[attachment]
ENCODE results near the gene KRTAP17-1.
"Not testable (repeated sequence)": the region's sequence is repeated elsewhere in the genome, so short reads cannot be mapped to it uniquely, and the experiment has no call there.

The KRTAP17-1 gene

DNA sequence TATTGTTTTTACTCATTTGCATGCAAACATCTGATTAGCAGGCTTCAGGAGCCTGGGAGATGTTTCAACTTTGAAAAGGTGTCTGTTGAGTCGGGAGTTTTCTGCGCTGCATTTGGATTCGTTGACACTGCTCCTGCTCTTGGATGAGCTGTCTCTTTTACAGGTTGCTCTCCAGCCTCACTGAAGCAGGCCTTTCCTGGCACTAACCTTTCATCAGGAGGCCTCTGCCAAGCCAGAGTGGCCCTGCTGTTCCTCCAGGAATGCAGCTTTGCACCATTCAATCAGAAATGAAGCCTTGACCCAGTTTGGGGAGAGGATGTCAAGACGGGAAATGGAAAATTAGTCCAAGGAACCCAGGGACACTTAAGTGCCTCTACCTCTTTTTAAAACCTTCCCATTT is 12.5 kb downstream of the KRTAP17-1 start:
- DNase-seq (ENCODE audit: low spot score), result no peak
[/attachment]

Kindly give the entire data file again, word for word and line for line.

ENCODE results near the gene KRTAP17-1.
"Not testable (repeated sequence)": the region's sequence is repeated elsewhere in the genome, so short reads cannot be mapped to it uniquely, and the experiment has no call there.

The KRTAP17-1 gene

DNA sequence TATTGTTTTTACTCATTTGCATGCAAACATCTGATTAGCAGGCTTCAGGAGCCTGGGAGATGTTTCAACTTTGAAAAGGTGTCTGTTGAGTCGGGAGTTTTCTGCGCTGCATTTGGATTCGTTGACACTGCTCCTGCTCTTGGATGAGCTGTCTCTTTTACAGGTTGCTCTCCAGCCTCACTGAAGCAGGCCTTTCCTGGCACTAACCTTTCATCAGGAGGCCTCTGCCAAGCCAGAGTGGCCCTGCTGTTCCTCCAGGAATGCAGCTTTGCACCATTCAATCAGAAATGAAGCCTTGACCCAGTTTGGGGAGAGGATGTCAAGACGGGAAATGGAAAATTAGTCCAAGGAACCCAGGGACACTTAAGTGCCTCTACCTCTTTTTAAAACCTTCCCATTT is 12.5 kb downstream of the KRTAP17-1 start:
- DNase-seq (ENCODE audit: low spot score), result no peak